Shopping for a photographer? Whether you are one yourself or not, chances are you could use some ideas. From stocking stuffers on up, we've got some photography gift suggestions for every budget.
We're counting down our top 10 most popular sample galleries of 2017. Drum roll please... the #6 spot belongs to none other than the Sigma 85mm F1.4 DH HSM Art.
Read the story behind this gorgeous wedding photo captured at Trolltunga in Norway by husband and wife duo Priscila Valentina Photography. The 14 hour hike in the rain that preceded this shot was TOTALLY worth it.
Go behind the scenes with filmmaker Nick Arcivos, who recently created a beautiful cinematic short film in Paris using only the iPhone X, a couple of gimbals, and a few lights. The results are very impressive.
A Bay Area startup offering a pay-by-the-photo camera service cleverly addresses the pain points photographers experience when they pick up their first DSLR. But can it survive the smartphone?
It's been a big year for software innovations, dual cameras and huge displays. Take a look at our picks for the top smartphone cameras and why we think they stand out.
We're counting down our top 10 most popular sample galleries of 2017. At the #7 spot is the ready-for-any-weather Olympus Tough TG-5.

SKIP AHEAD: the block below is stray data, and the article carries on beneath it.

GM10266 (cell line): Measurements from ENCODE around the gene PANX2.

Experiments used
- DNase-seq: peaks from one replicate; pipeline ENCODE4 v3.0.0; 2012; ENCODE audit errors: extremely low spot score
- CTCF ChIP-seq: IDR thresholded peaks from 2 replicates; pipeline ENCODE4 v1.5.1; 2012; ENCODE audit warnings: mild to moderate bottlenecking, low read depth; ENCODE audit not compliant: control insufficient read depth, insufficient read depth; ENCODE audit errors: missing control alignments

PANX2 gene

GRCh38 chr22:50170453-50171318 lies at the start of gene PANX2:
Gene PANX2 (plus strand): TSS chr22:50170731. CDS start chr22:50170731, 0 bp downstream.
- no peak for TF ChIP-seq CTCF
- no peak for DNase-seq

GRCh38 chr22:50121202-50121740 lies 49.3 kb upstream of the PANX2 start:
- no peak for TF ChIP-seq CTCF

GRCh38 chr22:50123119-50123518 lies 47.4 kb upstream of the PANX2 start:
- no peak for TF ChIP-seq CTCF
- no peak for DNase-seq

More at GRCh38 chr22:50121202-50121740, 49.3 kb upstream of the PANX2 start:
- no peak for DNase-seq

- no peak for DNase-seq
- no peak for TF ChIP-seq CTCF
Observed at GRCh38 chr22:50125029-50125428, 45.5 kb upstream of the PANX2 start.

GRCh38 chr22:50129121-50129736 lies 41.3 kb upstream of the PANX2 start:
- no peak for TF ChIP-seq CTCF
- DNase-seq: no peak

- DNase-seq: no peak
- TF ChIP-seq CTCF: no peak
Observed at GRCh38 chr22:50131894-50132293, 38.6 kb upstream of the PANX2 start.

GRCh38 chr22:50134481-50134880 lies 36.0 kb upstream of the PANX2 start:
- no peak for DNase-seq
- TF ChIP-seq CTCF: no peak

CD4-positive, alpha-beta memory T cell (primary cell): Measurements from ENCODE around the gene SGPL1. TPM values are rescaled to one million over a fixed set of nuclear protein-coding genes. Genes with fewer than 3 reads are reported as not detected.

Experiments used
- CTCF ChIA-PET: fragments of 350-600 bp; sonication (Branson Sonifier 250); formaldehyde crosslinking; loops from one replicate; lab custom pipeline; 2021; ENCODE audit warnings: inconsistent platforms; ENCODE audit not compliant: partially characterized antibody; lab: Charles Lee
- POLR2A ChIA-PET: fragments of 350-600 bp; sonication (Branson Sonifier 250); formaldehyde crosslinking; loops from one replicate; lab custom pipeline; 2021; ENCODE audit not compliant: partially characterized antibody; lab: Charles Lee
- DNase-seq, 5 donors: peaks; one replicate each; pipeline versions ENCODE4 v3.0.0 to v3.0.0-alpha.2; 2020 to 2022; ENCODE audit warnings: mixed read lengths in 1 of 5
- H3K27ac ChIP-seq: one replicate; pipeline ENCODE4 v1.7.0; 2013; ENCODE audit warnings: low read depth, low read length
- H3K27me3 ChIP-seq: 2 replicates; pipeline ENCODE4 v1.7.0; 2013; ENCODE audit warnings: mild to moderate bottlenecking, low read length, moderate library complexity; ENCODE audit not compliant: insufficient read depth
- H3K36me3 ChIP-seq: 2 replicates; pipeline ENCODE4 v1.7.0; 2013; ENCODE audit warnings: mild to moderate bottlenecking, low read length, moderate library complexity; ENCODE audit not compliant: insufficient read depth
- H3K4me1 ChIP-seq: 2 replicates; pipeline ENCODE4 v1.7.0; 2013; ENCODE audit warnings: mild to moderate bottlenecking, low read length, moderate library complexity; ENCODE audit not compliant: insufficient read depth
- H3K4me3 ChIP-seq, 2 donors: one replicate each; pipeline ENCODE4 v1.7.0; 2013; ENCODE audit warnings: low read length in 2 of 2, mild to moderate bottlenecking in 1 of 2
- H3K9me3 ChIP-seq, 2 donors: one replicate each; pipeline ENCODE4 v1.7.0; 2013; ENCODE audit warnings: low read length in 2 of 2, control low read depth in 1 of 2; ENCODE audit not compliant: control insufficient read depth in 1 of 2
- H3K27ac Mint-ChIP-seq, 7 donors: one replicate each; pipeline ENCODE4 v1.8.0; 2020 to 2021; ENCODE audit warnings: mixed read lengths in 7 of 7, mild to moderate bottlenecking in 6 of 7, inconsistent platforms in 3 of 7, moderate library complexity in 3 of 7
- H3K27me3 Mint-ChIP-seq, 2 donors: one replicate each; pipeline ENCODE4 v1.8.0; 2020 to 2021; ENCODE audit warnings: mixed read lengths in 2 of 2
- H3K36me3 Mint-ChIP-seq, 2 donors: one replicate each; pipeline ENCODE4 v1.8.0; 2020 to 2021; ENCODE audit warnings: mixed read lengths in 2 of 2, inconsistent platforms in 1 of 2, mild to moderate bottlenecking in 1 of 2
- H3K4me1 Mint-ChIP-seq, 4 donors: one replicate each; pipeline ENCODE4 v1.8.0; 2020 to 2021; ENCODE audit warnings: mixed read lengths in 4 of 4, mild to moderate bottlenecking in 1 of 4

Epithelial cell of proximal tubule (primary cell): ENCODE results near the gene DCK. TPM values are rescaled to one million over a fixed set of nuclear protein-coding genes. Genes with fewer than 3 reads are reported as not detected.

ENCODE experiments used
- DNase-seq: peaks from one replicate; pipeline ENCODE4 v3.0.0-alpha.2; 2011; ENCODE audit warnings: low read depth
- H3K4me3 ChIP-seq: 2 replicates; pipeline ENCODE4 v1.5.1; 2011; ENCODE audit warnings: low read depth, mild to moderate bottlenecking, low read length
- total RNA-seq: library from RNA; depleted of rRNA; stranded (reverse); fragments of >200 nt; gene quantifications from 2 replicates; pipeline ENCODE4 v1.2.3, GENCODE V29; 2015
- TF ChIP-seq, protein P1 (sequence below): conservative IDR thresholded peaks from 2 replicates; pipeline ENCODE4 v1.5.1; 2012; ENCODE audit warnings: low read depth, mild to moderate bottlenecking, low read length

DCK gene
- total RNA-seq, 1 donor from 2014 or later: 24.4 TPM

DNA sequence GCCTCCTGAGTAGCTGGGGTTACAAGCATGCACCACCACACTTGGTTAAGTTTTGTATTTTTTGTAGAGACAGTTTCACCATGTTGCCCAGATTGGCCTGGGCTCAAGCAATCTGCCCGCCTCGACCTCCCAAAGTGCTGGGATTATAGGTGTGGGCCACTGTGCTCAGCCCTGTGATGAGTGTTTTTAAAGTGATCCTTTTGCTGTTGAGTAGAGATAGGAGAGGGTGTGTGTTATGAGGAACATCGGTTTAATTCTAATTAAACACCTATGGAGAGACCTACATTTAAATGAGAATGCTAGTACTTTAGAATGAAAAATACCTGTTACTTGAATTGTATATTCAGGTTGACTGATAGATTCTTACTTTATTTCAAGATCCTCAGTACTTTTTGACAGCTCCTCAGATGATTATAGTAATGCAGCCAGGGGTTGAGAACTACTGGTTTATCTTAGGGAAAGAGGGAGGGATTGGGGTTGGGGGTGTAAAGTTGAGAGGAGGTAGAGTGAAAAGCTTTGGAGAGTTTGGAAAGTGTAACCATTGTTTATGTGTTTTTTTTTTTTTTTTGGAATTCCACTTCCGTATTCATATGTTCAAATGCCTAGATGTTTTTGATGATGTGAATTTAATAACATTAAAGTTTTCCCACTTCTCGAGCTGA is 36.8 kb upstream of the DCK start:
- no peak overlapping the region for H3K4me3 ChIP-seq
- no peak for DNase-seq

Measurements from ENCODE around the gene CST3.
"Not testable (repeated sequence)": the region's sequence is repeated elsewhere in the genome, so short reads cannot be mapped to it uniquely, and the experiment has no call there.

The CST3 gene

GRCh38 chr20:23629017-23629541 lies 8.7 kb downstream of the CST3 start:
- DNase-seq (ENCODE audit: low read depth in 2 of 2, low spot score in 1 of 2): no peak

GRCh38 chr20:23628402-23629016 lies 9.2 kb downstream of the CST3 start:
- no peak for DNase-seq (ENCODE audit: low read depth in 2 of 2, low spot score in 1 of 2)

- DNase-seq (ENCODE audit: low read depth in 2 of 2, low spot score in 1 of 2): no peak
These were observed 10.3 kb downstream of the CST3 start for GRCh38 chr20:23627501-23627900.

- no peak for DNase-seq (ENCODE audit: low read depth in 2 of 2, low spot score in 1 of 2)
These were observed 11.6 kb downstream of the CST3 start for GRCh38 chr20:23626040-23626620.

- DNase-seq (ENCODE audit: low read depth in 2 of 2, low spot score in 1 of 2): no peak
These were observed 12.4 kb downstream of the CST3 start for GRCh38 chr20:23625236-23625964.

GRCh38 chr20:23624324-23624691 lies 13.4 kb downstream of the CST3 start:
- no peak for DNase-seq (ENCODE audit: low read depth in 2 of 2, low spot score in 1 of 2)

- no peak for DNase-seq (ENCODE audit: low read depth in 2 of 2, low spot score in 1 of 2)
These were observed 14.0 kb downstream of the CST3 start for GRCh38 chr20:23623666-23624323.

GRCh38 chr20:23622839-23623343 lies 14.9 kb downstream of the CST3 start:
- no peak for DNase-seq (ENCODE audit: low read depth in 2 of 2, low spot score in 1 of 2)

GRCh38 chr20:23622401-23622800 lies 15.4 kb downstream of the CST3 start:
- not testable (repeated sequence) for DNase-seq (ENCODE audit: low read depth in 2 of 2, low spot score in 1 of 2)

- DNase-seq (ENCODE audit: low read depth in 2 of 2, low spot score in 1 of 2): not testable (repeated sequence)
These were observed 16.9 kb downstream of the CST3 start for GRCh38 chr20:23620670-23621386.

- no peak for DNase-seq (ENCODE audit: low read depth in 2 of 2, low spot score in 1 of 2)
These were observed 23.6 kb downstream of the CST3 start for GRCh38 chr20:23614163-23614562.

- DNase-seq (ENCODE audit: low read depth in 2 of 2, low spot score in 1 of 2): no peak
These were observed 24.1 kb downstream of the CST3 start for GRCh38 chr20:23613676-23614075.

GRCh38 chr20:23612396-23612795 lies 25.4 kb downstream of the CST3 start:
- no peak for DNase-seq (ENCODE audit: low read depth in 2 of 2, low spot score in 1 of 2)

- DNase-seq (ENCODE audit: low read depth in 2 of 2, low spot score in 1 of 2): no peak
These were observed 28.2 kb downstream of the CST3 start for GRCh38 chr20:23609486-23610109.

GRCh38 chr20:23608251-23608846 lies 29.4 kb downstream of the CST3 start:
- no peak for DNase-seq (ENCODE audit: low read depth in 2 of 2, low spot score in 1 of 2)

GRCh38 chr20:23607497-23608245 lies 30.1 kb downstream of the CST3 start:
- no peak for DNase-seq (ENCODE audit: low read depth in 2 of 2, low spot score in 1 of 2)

By combining his skills as a time-lapse filmmaker and an engineer, Julian Tryba created this out-of-this-world creative 'layer-lapse' of New York City that alternates between night and day in time with the music.
Canon Japan's new lineup of novelty camera-themed gifts was just revealed online, including a lens mug and lens thermos, two retro camera-themed USB drives, and a picnic mat.
The Profoto A1 most certainly isn’t for everyone [...] But for those who are used to using the Profoto systems, and want something that pairs seamlessly with the strobes you already have, there is no better companion.
Fujifilm has asked a US district court to clear it of any wrongdoing, after allegedly being threatened with trademark litigation by Polaroid.